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Liberal Arts (Media & Communications)

BA (Hons) with Integrated Foundation

Programme details

  • Next start date: Jan 2022
  • Future start date: Sep 2022
  • Study: Full-time
  • Duration: 4 years
  • Fee: £18,500
  • UCAS code: LS06
  • Study abroad: Optional

Overview

For January 2022 entry, this course is titled BA (Hons) Liberal Studies (Media & Communications) with Integrated Foundation. All other course details remain the same.

Study a degree that’s tailor-made for you.  

A liberal arts degree gives you the freedom to focus on the subjects that most interest you. You’ll concentrate on a major area of study while maintaining a breadth of learning spanning the arts, humanities and social sciences.  

Liberal Arts with Integrated Foundation incorporates an extra year of study to prepare you for your undergraduate degree. Once you have completed the foundation year, you will progress directly on to the three-year BA (Hons) Liberal Arts (Media & Communications) degree.  

Liberal_studies_foundation-2019

The Media & Communications Major

The Media & Communications Major offers a critical examination into the history, development and future of this influential industry.  

You will engage in current industry trends and debates. Guest lectures hosted by media experts and visits to London’s leading media organisations will give you vital industry insight and valuable business connections.  

Creative workshops will train you to produce industry-standard content across visual, digital and emerging platforms. This includes video, photography, social and digital media as well as traditional methods of communication.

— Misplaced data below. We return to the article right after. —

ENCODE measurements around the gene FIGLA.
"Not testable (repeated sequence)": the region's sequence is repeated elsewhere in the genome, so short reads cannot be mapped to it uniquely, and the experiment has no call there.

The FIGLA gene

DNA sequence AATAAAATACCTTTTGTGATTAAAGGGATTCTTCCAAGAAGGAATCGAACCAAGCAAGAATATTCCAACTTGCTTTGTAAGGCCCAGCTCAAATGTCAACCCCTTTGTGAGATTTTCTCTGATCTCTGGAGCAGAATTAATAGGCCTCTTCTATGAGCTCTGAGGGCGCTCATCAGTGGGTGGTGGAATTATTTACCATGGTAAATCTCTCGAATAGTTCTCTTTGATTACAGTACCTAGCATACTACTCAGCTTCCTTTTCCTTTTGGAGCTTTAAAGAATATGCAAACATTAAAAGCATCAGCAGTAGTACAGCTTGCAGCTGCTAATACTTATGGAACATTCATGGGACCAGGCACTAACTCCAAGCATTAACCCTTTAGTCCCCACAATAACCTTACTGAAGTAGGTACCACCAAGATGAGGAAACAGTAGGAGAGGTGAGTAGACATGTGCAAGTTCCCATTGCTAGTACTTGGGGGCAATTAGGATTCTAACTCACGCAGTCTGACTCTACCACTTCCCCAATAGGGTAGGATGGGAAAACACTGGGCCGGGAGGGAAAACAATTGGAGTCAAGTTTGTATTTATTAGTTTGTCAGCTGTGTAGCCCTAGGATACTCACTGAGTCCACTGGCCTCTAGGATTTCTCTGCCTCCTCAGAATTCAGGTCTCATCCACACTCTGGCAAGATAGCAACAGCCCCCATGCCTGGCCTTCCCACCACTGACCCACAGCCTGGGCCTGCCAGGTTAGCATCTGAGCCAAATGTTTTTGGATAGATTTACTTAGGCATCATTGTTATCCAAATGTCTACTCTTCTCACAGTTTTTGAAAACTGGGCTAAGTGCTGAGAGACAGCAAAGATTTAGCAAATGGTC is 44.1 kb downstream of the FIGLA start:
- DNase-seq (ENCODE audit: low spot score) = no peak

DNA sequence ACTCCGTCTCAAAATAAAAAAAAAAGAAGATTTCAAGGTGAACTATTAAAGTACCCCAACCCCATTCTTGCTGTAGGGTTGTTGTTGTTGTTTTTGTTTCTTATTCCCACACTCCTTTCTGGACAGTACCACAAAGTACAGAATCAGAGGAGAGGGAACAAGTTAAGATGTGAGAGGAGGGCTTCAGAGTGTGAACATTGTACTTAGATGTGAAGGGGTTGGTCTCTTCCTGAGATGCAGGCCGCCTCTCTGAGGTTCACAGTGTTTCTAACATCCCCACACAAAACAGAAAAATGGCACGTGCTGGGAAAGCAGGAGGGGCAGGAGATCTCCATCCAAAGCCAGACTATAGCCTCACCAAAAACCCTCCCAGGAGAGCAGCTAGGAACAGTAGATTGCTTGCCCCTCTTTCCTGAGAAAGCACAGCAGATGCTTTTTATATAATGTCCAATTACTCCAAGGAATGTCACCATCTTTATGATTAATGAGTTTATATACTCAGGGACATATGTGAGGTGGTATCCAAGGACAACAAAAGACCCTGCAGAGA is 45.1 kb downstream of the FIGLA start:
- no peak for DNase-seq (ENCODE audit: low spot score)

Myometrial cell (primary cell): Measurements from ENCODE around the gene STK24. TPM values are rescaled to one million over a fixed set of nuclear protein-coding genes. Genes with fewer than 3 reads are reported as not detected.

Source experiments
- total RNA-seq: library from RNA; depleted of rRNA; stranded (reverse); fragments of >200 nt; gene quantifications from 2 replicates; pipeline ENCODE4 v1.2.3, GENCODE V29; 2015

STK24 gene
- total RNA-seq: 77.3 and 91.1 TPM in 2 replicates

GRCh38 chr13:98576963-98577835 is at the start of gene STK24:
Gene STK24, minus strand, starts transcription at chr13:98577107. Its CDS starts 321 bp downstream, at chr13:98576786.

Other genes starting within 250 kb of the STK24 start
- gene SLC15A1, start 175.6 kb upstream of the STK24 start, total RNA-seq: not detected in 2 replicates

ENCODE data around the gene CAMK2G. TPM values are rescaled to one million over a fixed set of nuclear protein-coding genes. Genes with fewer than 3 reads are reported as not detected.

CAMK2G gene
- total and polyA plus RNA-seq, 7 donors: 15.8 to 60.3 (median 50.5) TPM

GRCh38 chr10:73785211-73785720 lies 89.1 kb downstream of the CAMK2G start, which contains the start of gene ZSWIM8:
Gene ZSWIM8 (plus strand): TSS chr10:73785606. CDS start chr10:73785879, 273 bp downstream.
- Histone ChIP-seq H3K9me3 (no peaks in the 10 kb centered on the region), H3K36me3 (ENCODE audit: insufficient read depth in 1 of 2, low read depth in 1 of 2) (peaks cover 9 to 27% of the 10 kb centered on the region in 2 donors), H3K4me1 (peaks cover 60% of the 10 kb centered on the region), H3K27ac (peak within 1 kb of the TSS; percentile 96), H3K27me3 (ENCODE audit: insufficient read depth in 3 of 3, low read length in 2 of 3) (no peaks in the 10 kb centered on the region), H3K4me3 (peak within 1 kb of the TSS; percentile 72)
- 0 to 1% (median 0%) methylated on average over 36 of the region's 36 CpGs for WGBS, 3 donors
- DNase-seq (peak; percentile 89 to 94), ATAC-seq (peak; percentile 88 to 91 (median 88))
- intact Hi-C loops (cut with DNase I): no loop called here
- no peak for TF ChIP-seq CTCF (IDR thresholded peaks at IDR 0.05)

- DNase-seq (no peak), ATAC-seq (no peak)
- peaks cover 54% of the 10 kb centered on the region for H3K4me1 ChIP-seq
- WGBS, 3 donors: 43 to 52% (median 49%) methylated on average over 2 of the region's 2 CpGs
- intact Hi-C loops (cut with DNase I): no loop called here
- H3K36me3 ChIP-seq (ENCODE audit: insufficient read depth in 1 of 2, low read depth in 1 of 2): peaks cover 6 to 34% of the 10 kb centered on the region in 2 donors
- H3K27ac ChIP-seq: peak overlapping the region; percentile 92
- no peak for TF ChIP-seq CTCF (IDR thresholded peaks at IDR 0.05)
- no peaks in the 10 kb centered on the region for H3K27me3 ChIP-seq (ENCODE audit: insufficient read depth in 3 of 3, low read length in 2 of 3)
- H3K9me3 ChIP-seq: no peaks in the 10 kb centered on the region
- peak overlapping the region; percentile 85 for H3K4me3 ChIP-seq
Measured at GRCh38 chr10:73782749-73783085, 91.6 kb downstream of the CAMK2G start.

Elective modules will help you understand the breadth of this discipline and also give you a broad skillset.   

Options to learn a language and study abroad at one of our international partners will help expand your learning and global outlook.   

This Major will develop you as a multi-skilled media professional who is able to work in a range of positions within this rapidly evolving industry.  

 

Download the Programme Specification

Structure

Undertake a four-year, full-time programme, in which you'll combine your major with a selection of subjects that reflect your interests. Following the foundation year, the three-year degree course will feature four elements: 

    • A major area of specialisation 
    • An optional minor 
    • Several core modules 
    • A wide selection of elective modules 

    You will be required to combine your specialist modules with five elective modules in other subjects in Years 1 and 2, and three in Year 3.  

    You’ll also take part in three core Liberal Arts modules (Leadership and Liberal Learning, Effective Research, Capstone) and one Global Perspectives module that facilitates interpersonal, intercultural, cross-disciplinary learning, increasing self-awareness and a sense of global citizenship. Topics include employability, equality, entrepreneurship, diversity and sustainability. 

    Study abroad

    In addition to studying in the heart of London, you’ll have the chance to study abroad for a term in your second year – replacing the second term of your Regent’s degree.  

    This provides you with the unique opportunity to explore a diverse range of topics offered by other institutions and gain international experience. 

    Foundation Year

    Module Title Overview